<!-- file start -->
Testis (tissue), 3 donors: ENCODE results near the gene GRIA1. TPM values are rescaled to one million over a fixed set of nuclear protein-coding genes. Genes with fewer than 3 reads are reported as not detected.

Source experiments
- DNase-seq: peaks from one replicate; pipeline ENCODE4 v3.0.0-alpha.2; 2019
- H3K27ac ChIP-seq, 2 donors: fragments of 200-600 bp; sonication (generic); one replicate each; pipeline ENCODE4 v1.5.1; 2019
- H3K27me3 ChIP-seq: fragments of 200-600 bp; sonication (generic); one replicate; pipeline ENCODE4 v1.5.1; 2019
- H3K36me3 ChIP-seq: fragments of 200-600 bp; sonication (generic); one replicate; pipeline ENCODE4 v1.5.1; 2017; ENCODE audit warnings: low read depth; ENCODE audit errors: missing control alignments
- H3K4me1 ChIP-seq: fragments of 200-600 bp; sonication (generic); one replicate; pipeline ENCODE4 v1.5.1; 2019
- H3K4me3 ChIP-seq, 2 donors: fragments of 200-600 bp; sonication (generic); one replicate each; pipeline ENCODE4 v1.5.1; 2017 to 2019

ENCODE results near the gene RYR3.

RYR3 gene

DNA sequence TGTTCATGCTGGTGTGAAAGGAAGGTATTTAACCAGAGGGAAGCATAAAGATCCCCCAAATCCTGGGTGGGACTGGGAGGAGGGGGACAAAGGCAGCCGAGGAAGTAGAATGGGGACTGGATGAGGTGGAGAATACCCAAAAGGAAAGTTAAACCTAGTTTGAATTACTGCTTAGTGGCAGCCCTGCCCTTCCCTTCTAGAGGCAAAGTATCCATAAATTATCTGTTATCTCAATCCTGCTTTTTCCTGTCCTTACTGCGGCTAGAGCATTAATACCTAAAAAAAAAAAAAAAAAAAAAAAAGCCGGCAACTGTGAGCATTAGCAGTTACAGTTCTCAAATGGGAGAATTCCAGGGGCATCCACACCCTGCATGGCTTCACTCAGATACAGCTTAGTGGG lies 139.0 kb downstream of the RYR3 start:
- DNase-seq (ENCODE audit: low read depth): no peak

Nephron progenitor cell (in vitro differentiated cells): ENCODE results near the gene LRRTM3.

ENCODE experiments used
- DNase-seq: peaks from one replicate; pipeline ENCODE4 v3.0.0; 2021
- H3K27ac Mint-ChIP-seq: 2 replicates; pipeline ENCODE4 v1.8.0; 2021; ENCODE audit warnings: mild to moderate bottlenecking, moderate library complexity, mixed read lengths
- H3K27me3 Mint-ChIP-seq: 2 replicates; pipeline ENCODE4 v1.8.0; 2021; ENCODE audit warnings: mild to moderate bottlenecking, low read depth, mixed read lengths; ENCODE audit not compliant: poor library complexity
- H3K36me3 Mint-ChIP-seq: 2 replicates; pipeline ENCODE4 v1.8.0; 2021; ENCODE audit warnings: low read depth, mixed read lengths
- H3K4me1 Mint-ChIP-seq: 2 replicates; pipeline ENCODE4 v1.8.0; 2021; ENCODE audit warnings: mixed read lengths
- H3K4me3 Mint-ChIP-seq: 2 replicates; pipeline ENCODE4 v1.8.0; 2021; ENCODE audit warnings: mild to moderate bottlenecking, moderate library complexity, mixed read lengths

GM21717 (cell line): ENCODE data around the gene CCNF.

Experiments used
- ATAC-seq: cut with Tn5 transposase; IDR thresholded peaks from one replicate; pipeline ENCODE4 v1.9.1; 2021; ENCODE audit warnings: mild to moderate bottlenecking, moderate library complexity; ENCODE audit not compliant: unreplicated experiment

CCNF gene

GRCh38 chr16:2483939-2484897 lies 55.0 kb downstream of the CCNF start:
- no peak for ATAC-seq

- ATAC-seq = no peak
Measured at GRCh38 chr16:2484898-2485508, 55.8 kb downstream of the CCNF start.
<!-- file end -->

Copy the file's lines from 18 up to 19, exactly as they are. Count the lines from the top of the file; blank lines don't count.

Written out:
- H3K36me3 Mint-ChIP-seq: 2 replicates; pipeline ENCODE4 v1.8.0; 2021; ENCODE audit warnings: low read depth, mixed read lengths
- H3K4me1 Mint-ChIP-seq: 2 replicates; pipeline ENCODE4 v1.8.0; 2021; ENCODE audit warnings: mixed read lengths